Sunday, August 05, 2012

Training Pilots Qualify Aboard Truman

By Mass Communication Specialist Seaman Lorenzo J. Burleson, USS Harry S. Truman Public Affairs

USS HARRY S. TRUMAN, At Sea (NNS) -- Sailors and Marines from pilot training squadrons (VT) embarked the aircraft carrier USS Harry S. Truman (CVN 75) to begin carrier qualifications Aug. 3.

Junior pilots from the Eagles of VT-7, the Tigers of VT-9, Redhawks of VT-21 and the Golden Eagles of VT-22 are required to complete four touch-and-gos and 10 arrested landings in the T-45C Goshawk, a Navy tactical jet trainer.

"This is the final step for the student pilots before they are fleet-ready aviators," said Lt. Cody A. Dowd, instructor in VT-22. "In this testing phase, we grade the young pilots' abilities to take-off, land and maneuver around an aircraft carrier."

Dowd said the pilots must prove they are proficient in performing flight and landing procedures.

"Instructors will also train pilots to respond to signals, identify errors, and taxi aircraft. The pilots are closer to flying more advanced aircraft once they have shown the ability to perform the requirements."

Dowd said these are the training pilots' first carrier landings. Prior to embarking Truman, all the pilots' aviation training has been land-based.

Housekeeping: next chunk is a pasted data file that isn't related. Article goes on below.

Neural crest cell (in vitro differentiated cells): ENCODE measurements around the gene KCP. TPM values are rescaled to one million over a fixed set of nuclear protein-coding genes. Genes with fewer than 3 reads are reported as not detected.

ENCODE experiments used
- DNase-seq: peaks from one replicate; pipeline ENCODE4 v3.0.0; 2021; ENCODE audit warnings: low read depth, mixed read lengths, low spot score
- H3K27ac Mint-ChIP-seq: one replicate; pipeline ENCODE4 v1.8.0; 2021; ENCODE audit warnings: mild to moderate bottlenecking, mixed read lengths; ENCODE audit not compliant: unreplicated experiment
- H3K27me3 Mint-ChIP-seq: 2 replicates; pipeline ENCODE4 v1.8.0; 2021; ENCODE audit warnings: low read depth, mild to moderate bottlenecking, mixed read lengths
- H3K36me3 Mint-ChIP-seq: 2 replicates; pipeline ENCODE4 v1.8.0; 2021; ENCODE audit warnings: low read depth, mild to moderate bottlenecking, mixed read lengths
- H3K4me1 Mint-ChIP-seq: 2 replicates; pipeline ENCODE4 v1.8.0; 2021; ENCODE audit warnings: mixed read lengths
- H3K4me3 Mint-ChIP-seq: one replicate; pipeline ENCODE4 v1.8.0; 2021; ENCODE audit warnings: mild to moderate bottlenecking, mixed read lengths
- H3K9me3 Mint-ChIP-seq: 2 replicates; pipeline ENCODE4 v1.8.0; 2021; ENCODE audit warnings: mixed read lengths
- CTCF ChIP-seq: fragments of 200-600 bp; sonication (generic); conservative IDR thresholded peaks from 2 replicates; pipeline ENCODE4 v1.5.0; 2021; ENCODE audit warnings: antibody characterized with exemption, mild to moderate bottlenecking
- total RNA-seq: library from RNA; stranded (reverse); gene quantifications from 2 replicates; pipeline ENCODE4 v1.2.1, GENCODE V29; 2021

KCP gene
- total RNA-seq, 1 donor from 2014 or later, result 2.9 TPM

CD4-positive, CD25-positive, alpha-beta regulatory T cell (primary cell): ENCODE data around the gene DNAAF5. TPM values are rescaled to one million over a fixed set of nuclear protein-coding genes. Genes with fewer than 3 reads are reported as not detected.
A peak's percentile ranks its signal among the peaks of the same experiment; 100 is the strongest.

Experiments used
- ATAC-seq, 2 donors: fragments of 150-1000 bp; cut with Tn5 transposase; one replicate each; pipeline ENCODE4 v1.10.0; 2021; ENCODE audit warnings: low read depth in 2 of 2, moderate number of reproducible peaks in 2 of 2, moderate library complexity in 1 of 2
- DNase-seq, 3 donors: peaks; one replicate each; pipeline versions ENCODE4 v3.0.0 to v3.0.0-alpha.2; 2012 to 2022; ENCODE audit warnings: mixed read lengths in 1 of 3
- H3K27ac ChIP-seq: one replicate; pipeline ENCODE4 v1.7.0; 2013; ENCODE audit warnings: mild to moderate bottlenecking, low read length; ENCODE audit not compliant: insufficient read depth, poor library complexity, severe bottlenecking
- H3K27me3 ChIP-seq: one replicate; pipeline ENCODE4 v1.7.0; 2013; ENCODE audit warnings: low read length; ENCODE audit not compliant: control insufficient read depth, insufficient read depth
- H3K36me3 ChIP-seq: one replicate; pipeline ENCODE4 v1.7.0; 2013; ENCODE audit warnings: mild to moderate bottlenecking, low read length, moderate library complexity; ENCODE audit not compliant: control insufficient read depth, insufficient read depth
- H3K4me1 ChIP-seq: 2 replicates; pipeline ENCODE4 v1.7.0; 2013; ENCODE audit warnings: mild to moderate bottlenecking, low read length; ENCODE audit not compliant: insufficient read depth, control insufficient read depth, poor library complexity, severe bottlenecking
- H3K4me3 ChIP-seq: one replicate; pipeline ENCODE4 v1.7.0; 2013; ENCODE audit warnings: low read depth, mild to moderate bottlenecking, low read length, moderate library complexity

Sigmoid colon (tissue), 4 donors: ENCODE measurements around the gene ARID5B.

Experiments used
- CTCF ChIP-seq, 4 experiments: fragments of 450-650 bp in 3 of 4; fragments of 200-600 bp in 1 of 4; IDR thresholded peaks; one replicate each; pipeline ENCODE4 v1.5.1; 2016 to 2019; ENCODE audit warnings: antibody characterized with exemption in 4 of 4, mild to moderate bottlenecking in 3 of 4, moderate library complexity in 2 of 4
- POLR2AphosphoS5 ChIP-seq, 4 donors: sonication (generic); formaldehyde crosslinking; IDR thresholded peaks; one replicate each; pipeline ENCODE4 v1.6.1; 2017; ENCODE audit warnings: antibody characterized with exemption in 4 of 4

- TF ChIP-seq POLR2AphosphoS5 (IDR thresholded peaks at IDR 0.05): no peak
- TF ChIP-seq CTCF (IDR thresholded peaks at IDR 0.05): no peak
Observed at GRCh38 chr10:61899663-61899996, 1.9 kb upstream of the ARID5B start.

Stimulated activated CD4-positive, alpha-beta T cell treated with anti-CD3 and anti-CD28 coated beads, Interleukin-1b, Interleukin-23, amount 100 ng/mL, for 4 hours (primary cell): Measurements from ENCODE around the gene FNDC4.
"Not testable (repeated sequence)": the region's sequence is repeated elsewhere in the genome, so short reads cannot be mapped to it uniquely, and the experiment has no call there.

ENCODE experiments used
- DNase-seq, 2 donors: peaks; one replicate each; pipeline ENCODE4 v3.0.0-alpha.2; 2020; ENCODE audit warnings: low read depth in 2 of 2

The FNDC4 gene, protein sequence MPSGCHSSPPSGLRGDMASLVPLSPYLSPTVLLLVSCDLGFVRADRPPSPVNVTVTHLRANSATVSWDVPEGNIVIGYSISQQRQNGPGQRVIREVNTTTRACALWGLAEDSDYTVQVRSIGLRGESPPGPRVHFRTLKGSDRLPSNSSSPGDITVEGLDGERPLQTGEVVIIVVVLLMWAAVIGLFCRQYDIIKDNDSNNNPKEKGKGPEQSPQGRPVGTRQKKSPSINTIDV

"Landing on an aircraft carrier in the middle of the ocean is difficult to replicate when ashore," said Dowd. "The most challenging aspect is keeping your nerve. It is important for the pilots to trust their abilities and remember they have to train for this their entire careers."

Approximately 550 total arrested landings must be achieved during the training pilots' qualification, said Cmdr. Paul Crump, Truman's air officer. With so many, keeping the pilots and flight deck crew safe is a major focus.

"Safety is always the number one priority," said Crump. "To ensure safe practices, the students will only perform daytime flight operations."

Truman is doing its part to help qualify Sailors, said Crump.

"Truman is making sure we add 38 new qualified aviators to the fleet," said Crump. "It's all about providing services to the training command and ensuring they complete their mission."